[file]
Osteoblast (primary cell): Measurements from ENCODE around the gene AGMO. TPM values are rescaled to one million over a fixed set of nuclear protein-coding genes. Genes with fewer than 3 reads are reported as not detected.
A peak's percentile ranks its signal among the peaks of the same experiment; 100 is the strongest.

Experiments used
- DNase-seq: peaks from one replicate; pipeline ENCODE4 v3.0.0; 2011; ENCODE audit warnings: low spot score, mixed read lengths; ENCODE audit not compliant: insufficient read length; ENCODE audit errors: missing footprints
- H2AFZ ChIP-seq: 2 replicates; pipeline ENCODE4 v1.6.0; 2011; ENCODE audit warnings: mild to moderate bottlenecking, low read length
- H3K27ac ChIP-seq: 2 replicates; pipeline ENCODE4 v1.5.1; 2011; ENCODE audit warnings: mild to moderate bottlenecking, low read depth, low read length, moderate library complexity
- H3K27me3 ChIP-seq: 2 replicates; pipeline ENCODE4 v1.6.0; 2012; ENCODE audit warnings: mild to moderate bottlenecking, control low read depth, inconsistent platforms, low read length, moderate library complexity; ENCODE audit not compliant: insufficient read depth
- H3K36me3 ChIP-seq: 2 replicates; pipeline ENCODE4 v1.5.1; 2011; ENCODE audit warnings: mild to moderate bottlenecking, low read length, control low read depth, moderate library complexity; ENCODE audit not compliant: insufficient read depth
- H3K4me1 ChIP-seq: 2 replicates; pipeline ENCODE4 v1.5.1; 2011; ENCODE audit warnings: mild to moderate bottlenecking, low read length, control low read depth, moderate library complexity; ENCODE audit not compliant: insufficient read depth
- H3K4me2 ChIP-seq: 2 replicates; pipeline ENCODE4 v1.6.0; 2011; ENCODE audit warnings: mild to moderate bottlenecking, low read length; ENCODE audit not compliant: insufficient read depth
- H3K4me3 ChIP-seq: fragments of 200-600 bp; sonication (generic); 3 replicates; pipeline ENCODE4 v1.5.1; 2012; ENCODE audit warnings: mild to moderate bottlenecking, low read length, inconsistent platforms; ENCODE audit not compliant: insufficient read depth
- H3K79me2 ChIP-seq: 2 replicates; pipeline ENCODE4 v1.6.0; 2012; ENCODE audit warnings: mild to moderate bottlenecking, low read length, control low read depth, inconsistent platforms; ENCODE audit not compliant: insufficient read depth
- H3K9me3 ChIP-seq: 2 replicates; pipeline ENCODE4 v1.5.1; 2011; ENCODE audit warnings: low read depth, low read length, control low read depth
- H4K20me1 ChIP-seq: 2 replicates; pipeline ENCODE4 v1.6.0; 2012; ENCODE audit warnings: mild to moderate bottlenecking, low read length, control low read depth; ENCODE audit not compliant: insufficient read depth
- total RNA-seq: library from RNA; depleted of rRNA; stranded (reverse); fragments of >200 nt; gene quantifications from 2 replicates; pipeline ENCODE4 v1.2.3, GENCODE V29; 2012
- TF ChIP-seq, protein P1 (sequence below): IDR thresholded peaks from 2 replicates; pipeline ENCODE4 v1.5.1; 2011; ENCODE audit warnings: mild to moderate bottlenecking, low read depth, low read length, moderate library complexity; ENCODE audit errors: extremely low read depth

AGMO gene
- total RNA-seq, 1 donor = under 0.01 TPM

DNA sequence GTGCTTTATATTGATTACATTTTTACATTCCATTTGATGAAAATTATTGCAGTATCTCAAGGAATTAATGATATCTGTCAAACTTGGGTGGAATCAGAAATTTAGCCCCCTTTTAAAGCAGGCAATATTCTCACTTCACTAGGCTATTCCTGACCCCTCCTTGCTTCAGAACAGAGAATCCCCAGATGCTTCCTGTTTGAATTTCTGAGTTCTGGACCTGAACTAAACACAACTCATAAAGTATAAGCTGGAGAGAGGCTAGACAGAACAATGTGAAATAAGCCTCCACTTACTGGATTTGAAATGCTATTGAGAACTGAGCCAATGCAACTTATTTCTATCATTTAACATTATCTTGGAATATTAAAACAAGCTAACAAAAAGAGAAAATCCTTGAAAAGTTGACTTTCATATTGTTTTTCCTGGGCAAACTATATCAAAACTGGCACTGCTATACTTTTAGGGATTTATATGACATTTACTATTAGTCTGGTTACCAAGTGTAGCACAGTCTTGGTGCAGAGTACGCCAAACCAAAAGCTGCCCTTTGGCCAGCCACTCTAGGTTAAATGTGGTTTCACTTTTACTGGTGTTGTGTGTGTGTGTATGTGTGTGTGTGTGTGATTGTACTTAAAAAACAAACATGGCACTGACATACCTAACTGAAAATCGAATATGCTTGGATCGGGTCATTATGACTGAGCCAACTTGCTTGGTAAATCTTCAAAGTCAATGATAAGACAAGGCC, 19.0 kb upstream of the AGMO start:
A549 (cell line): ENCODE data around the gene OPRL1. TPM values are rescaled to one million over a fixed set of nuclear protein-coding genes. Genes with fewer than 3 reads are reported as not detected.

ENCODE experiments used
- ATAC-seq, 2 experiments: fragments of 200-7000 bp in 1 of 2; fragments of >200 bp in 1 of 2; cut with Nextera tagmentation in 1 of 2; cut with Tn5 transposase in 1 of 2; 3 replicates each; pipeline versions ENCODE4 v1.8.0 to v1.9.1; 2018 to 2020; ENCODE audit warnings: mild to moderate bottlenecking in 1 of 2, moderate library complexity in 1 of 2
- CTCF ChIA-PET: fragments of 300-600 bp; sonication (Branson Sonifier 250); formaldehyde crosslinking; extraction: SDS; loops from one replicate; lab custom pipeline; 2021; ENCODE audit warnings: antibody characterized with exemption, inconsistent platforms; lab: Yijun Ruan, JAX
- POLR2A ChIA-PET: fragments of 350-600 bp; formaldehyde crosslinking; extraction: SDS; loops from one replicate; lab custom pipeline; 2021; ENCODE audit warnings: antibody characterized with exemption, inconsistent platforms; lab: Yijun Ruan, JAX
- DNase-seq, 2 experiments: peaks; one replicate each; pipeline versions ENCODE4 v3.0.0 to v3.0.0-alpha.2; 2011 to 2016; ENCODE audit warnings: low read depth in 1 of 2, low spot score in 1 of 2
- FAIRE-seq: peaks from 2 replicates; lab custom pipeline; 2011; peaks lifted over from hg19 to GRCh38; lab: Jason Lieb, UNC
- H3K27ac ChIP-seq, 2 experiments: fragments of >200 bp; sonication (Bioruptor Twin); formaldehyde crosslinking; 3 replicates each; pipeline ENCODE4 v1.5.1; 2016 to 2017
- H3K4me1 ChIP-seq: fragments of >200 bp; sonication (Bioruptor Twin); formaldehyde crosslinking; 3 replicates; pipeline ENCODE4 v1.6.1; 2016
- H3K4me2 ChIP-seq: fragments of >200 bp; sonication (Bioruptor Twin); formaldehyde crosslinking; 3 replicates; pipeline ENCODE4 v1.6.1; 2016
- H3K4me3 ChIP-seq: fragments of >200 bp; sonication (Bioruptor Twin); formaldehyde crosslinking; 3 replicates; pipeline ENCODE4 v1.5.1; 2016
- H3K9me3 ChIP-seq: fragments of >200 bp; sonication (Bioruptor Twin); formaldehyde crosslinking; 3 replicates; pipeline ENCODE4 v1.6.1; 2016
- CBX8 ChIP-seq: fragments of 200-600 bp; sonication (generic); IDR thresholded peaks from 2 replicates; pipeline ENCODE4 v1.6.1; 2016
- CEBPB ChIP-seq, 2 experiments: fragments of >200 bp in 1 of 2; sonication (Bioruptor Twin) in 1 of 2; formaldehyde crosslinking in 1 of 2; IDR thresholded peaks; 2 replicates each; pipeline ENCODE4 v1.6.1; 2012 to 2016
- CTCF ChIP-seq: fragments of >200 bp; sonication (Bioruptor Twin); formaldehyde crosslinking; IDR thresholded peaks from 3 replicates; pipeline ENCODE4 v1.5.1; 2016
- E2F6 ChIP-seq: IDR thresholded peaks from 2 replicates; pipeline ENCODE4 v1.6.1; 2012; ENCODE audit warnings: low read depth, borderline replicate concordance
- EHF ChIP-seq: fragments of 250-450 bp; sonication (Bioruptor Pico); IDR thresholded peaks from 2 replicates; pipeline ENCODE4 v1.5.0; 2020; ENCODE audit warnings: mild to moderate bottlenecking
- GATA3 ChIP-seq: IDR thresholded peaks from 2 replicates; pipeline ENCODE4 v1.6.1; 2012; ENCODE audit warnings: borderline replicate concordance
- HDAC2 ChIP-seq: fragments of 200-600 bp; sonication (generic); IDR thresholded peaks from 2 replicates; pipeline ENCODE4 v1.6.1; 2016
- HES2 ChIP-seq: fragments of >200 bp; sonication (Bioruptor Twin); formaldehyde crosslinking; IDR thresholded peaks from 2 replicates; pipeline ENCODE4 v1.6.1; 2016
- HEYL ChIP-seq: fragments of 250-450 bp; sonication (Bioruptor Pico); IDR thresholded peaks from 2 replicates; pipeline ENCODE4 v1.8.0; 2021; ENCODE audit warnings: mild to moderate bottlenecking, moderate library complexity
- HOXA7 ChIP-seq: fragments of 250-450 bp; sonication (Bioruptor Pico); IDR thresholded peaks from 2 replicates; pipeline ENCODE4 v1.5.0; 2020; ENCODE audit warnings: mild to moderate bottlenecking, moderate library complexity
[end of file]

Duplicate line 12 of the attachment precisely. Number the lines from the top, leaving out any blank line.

- H3K79me2 ChIP-seq: 2 replicates; pipeline ENCODE4 v1.6.0; 2012; ENCODE audit warnings: mild to moderate bottlenecking, low read length, control low read depth, inconsistent platforms; ENCODE audit not compliant: insufficient read depth